We must learn how to die. And to learn how to die, we must learn how to live -- how to seek the transcendent, the power of love, and sacrifice, and giving which makes life rich and enduring. The selfish, the superficial, the transient all gratify for a time, but when this is all we possess, we grasp desperately to their threadbare fabric when beauty and health give way to weakness, fear and death. All great religions understand this: the meaning of life transcends life. In the Judeo-Christian view, life is an opportunity to draw ourselves and others closer to the light and goodness of God, with the promise of an even greater life and deeper relationship after death. Yet even for the agnostic or secular among us, service to others -- personal and social -- has the potential to endure long after us. None of us will be remembered for our desperate clinging to life in its waning days, but rather for the lives we touched, the world we made better when we lived.

Thursday, February 17, 2005

Comments on Comments

SmileyI have turned off comments on the site for now. After my last post, I received a flurry of comments, the basic premise of which was that I was an arrogant physician who cared nothing for patient autonomy, was a greedy SOB, and that I -- and all doctors with me -- deserve to be sued out of our BMWs. And that was the warm, fuzzy icebreaker -- it went downhill from there.

Now, far worse things have been said about folks on the Internet. But what was evident in the comments was the presumption that physicians are arrogant and greedy, and deserve every lawsuit they get and more. Most of the negative comments were anonymous.

Comments on a blog are a decidedly mixed bag. They are public, and become part of the post. This can be a good thing: well-thought-out comments may challenge the poster's facts or suppositions, or may add significant information on the topic which enriches the overall post. This is true even of negative comments, posted respectfully. Conversely, the anonymity of the Web seems to bring out the worst in some people. The idea that you are going to win someone over to your point of view by starting a conversation with a stranger, impugning their character and integrity, and smearing their entire profession, frankly strikes me as a bit odd, and certainly stupid. There is a great deal to impugn in my character, and no shortage of character defects and shortcomings, -- but that is why I have friends and family. They have earned the right to point out my defects based on a mutually strong and trusting relationship, and I accept such criticism -- though unpleasant -- far more readily. But from an anonymous moron on the Web with an ax to grind? Yeah, right. The public nature of such comment flame wars tends to demand a response, which in me brings out the snarky, sarcastic, condescending side of my nature. This is a character flaw I would rather not practice to perfection. Furthermore, there is barely enough time to post semi-intelligent essays on this blog. Devoting additional time to extinguishing ill-willed flamethrowers is utterly pointless.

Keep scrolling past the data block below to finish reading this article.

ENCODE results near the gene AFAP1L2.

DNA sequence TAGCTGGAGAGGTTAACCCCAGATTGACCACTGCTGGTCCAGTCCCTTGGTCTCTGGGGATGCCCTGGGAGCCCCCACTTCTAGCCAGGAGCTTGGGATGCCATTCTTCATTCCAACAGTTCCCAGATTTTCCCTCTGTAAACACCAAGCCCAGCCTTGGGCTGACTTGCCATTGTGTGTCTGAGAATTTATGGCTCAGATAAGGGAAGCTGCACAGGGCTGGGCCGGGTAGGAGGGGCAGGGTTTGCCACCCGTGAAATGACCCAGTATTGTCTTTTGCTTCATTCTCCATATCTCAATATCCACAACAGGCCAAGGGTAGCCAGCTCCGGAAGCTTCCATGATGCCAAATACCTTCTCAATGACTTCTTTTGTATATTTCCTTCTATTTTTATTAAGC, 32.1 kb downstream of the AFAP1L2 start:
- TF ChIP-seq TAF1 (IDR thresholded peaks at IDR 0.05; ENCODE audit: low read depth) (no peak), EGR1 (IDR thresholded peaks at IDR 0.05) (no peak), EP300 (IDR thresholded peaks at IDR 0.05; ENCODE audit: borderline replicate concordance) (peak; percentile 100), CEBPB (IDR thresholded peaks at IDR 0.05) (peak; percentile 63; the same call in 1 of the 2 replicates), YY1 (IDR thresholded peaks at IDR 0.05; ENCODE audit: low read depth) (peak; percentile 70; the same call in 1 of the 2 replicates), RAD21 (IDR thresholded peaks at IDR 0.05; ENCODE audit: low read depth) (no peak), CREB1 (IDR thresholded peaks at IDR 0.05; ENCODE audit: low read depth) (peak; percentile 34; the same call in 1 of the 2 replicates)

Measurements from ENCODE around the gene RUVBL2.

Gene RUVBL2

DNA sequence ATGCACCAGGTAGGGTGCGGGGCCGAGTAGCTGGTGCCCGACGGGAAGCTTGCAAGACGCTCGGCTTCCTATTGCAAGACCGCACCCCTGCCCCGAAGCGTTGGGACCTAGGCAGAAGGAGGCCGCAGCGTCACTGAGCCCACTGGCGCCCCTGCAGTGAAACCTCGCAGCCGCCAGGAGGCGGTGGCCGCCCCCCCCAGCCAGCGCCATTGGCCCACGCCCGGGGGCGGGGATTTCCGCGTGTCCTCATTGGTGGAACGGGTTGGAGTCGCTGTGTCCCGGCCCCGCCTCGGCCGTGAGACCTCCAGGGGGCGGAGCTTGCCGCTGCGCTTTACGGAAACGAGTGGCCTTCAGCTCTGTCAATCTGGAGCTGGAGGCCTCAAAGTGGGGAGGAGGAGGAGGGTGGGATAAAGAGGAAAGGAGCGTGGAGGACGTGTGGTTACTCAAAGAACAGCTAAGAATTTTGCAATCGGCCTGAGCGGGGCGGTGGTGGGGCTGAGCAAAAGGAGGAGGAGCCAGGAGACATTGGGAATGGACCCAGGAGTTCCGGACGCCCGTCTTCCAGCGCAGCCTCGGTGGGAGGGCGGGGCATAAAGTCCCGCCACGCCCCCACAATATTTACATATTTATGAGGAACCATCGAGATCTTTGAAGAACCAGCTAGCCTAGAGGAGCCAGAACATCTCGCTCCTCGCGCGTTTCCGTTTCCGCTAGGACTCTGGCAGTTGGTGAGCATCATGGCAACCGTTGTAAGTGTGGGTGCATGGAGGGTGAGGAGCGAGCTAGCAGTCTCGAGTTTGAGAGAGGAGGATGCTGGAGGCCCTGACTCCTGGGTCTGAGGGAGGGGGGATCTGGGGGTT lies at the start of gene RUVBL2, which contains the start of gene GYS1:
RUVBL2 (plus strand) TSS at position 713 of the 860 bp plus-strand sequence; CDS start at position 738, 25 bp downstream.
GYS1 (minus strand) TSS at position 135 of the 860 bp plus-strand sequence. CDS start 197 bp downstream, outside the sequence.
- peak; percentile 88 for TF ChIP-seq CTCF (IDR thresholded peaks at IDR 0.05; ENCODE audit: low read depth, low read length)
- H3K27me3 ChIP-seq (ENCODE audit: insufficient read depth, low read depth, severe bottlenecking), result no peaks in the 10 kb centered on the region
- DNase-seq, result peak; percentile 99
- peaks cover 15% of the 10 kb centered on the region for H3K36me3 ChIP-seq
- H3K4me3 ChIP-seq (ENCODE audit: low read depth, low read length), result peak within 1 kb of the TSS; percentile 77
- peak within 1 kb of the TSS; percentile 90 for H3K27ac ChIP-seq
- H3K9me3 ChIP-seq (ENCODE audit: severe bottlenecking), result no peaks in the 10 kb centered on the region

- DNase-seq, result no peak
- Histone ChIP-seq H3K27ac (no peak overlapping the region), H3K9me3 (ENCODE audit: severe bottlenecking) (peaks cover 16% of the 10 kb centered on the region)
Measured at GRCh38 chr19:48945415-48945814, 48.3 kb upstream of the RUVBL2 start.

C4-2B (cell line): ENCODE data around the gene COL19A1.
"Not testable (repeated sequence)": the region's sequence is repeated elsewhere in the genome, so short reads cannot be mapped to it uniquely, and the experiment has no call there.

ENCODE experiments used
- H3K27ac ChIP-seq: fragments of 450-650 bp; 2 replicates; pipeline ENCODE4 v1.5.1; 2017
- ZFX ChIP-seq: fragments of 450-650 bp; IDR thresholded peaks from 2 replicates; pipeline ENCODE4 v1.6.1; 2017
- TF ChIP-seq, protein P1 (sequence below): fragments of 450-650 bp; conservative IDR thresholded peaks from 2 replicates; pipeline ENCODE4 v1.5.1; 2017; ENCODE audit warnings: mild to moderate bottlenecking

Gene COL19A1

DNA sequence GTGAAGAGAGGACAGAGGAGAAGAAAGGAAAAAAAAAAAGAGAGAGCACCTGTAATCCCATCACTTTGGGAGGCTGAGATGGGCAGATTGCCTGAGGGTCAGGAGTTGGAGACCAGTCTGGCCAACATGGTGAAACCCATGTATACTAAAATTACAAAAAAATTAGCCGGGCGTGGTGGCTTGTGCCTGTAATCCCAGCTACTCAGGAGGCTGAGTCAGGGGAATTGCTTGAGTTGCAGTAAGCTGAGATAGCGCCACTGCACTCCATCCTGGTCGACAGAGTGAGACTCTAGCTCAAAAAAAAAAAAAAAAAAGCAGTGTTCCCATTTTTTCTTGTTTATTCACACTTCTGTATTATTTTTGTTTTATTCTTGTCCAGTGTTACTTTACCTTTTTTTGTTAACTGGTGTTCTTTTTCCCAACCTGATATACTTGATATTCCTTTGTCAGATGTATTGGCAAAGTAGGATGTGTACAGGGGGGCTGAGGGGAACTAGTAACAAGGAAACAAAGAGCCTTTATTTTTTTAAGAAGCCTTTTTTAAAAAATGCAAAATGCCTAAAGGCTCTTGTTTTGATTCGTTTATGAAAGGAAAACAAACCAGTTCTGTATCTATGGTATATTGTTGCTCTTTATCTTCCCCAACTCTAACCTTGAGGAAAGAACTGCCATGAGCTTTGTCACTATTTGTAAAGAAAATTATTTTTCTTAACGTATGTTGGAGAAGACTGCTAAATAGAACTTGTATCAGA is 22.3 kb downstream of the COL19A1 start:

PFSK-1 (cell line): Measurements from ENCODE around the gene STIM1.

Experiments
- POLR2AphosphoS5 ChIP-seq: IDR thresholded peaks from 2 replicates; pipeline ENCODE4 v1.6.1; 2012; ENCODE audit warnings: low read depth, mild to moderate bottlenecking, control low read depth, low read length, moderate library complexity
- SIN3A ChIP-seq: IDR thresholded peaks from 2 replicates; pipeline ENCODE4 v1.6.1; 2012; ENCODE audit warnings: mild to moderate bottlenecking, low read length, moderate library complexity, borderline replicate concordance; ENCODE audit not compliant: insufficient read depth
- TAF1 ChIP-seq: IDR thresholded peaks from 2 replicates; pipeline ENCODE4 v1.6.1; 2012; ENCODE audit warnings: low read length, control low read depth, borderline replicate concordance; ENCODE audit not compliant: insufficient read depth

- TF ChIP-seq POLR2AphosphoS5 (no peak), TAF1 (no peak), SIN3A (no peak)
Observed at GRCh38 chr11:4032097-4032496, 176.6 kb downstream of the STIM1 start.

And let's get a grip, folks. This is a personal blog. It is a labor of love, a useful tool to help me organize my thoughts, and hopefully provide some value to others. If you enjoy reading, I'm grateful, and appreciate your interest. If you're bored, perhaps some other post may be of more interest, or there's a million other blogs to interest you. If it enrages you to the point of seething anger, perhaps the issue is less me than you, and you most certainly need to find some other more enjoyable and less stressful activity. Of course, if you just want to spew venom at strangers whom you dislike or hate, perhaps it's time to do a little soul-searching of your own. Just do it elsewhere, please.

For now, readers who appreciate these posts and want to express that, or want to contribute other thoughts or corrections, are more than welcome to e-mail me. If you strongly disagree with me, and wish to carry on a conversation in a mutually respectful manner, I am more than open to that, time permitting. I most certainly do not have all the answers, and will treat every such e-mail with respect it earns. If you just want to rant and seeth, do whatever you need to do to vent your rage: kick your dog, punch the wall, sacrifice a goat to Satan, whatever it takes. But please don't waste your time, my time, or my readers time with this drivel.